2008 Nissan Skyline GT-R

Peter Nunn
Tim Andrew

Japanese automakers are notoriously tightlipped about future products, but the veil of secrecy over the next-generation Nissan Skyline GT-R has been nothing short of amazing. Thus, at the 2005 Tokyo Motor Show, there was a huge air of expectancy and a real buzz on the Nissan stand prior to the introduction of the Nissan GT-R Proto. In Japan, the Skyline is gearhead manna, so the car had been written about, talked about, and fantasized about for months leading up to the show.

The Proto didn't disappoint. Although hardly a car at all-there is no running gear and no interior-it is the second big clue as to what the upcoming, 2008 model Skyline will look like, following the GT-R Concept that was seen at the same show four years ago. The Proto packs real power and presence while still managing to be quintessentially and unmistakably Japanese.

The muscular front end with its massive center air intake and set of broad front fenders is very techno, very cool, and redolent of the earlier concept. The sculptured, heavy-duty body sides that bulk up toward the rear are also evolutions of the GT-R Concept, but designer Hiroshi Hasegawa (who did the Infiniti G35 sedan and coupe) has produced a new sloping roofline and an unusual kinked C-pillar. The four round taillights are a traditional Skyline design cue. Shiro Nakamura, Nissan's design chief, says that the shape is 80 to 90 percent of what will make it into production. The Proto has its own signature style, but it's one that's governed by exhaustive aerodynamic studies. This, after all, is a performance icon.

The show car rides on 255/40R-20 Bridgestone tires up front, with 285/35R-20s at the rear. It looks bigger and broader than the R34 Skyline GT-R, the last of the straight-six-powered, twin-turbo four-wheel-drive GT-Rs made between 1989 and 2002. Although the R34 fueled the modern GT-R cult, it was derived, like all Skylines, from a sedan. The new GT-R will be the first to stand alone as a model in its own right.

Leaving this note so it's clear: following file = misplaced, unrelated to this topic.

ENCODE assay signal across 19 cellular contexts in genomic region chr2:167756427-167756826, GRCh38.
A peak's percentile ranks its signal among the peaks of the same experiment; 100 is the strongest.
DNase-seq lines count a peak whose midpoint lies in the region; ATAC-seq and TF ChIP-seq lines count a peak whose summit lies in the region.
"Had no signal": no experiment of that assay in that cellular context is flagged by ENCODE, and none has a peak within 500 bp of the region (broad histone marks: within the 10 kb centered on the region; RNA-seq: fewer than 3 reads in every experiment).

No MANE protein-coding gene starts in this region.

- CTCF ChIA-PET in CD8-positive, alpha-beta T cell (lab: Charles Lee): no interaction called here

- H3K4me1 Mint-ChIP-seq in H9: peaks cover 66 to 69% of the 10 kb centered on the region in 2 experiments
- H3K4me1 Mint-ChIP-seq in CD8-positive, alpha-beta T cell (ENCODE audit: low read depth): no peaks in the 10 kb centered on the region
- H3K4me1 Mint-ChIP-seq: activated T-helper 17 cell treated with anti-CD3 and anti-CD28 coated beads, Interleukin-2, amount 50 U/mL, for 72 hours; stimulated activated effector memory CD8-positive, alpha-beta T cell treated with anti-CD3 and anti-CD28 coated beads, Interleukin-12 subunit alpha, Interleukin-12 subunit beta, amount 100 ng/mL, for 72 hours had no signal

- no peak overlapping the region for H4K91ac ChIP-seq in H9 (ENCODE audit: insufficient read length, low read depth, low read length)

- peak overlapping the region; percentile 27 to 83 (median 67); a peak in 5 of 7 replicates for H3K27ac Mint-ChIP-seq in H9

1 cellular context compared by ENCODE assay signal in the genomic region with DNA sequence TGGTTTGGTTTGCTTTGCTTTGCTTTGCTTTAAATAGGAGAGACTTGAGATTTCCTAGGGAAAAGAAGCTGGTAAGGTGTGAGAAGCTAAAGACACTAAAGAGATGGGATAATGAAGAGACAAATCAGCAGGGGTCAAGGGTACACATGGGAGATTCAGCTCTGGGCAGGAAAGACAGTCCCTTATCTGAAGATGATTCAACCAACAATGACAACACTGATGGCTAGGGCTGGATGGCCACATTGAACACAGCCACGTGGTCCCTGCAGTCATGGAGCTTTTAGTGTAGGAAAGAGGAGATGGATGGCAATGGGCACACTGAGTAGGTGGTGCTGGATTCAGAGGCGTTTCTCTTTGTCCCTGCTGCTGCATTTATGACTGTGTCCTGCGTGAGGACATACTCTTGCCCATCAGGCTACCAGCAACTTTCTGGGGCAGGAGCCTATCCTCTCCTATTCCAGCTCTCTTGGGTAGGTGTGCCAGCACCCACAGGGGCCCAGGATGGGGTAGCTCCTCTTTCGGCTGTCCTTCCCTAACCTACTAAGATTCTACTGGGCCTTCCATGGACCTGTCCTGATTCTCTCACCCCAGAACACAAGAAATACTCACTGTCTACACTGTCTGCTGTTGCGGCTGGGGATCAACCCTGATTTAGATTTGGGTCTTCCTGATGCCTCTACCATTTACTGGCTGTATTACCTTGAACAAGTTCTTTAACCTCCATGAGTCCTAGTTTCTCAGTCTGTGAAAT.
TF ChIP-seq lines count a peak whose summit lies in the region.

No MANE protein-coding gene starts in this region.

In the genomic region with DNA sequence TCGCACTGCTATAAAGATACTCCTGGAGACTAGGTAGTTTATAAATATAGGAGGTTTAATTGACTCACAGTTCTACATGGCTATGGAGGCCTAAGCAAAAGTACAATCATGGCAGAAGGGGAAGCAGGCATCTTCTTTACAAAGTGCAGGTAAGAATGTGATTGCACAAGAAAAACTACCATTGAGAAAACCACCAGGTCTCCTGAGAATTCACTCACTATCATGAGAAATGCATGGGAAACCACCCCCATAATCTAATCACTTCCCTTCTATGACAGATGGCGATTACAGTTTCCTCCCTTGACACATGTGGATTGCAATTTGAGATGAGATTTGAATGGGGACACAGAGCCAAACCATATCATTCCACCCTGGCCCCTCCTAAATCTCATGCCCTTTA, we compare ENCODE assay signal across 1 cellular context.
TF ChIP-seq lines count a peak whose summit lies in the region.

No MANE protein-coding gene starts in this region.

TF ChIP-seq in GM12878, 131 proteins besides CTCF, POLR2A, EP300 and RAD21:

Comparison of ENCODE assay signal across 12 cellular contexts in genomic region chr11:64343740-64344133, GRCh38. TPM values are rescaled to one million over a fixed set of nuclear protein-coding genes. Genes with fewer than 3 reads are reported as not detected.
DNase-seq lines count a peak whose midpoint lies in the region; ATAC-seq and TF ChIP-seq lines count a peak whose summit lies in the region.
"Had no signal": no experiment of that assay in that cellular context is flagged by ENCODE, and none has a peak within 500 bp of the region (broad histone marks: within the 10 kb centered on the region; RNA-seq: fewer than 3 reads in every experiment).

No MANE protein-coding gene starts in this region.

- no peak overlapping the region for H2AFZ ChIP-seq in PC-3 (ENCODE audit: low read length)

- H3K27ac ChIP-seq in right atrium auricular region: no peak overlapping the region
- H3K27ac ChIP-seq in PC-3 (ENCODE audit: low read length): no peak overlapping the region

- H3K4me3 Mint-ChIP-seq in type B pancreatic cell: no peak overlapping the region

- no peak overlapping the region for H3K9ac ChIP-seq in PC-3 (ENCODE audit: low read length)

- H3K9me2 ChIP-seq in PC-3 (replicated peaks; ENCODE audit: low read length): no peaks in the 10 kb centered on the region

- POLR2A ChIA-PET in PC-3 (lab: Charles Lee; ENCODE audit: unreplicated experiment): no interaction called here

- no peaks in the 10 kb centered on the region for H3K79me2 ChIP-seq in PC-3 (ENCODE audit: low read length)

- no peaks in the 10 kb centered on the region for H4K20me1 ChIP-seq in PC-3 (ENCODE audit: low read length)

It will also be the first time that Nissan has officially imported the Skyline into the United States, so the company needs the car to live up to the hype that has been built around it. The Skyline GT-R, as well as being a star of video games, was hugely successful in racing and was a one-time holder of the Nrburgring Nordschleife lap record for production cars, a feat which has become a sort of holy grail for performance-car manufacturers.

As to what will underpin the macho sheetmetal, no one at Nissan is telling-at least for the time being. One of the select few who knows is Carlos Tavares, Nissan's Portuguese product chief who came from Renault and is now overseeing the plans for the next wave of Nissan/Infiniti products. Security is so tight on this project that the new GT-R is being developed in a special cordoned-off area at Nissan's Technical Center in Atsugi. Even well-connected insiders say they're kept out of the loop. "Very few people know the cubic capacity of the engine," says Tavares, "but it's just because we want to let people express their ideas. If the chief engineer comes to us tomorrow and says, 'Well, I want to do this or this,' we would restrain his room for maneuvering if we announced things beforehand."

Sitting in his Ginza, Tokyo, office, Tavares explains why Nissan has ten such an inordinately long time to develop this car (some six years). "We want to make sure [the end result] is going to be very efficient. Our mindset is to create a success that will last and be consistent with the GT-R story. When you are looking at extreme performance, you can more easily make mistakes. So we want to go step by step. We don't want to promise things we will not be able to deliver." He also reveals that the target is to produce a car that will rival the speed and driver appeal of the Porsche 911 Turbo without any on-limit trickiness.

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